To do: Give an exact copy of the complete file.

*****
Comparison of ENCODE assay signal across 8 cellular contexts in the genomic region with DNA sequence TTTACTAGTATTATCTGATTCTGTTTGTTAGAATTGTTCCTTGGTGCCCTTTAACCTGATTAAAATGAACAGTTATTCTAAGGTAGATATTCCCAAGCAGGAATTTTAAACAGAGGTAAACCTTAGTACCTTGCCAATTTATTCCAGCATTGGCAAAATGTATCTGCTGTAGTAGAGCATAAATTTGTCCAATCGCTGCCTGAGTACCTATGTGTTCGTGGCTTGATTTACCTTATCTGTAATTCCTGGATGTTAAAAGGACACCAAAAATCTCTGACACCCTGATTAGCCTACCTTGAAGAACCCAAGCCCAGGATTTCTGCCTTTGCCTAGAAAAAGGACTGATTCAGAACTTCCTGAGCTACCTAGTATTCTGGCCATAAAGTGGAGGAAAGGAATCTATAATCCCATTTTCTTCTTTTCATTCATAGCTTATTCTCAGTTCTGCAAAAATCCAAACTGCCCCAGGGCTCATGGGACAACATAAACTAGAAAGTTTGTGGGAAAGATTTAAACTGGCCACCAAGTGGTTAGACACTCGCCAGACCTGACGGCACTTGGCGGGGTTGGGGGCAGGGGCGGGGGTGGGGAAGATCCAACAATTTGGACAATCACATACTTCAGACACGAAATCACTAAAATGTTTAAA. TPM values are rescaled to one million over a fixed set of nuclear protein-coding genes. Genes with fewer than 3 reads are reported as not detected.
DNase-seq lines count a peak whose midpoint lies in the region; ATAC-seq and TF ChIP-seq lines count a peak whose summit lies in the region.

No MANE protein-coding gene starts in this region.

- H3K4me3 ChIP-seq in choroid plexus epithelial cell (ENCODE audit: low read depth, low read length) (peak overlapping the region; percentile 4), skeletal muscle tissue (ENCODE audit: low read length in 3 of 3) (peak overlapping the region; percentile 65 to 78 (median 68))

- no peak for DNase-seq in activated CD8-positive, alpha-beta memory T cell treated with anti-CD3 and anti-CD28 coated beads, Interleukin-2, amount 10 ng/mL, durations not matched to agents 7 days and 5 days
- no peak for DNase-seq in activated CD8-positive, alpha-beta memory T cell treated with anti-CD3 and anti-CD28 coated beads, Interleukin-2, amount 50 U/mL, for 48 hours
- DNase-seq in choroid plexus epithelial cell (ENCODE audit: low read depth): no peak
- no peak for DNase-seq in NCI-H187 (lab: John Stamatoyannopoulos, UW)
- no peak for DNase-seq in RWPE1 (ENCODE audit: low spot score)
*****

Comparison of ENCODE assay signal across 8 cellular contexts in the genomic region with DNA sequence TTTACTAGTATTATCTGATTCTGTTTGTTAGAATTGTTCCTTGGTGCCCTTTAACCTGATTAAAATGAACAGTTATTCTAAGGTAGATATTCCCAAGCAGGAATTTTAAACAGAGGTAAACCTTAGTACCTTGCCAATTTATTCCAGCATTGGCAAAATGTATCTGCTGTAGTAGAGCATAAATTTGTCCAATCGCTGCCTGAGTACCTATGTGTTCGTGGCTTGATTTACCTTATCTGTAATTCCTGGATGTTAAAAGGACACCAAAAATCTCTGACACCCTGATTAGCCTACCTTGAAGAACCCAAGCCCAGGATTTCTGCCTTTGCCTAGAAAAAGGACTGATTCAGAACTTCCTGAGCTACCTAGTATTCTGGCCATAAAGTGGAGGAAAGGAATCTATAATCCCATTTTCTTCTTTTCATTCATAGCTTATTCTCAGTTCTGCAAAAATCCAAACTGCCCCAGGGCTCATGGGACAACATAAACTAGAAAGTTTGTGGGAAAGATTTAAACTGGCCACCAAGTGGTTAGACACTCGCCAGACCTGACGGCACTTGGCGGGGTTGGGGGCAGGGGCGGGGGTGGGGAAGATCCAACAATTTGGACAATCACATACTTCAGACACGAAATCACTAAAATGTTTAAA. TPM values are rescaled to one million over a fixed set of nuclear protein-coding genes. Genes with fewer than 3 reads are reported as not detected.
DNase-seq lines count a peak whose midpoint lies in the region; ATAC-seq and TF ChIP-seq lines count a peak whose summit lies in the region.

No MANE protein-coding gene starts in this region.

- H3K4me3 ChIP-seq in choroid plexus epithelial cell (ENCODE audit: low read depth, low read length) (peak overlapping the region; percentile 4), skeletal muscle tissue (ENCODE audit: low read length in 3 of 3) (peak overlapping the region; percentile 65 to 78 (median 68))

- no peak for DNase-seq in activated CD8-positive, alpha-beta memory T cell treated with anti-CD3 and anti-CD28 coated beads, Interleukin-2, amount 10 ng/mL, durations not matched to agents 7 days and 5 days
- no peak for DNase-seq in activated CD8-positive, alpha-beta memory T cell treated with anti-CD3 and anti-CD28 coated beads, Interleukin-2, amount 50 U/mL, for 48 hours
- DNase-seq in choroid plexus epithelial cell (ENCODE audit: low read depth): no peak
- no peak for DNase-seq in NCI-H187 (lab: John Stamatoyannopoulos, UW)
- no peak for DNase-seq in RWPE1 (ENCODE audit: low spot score)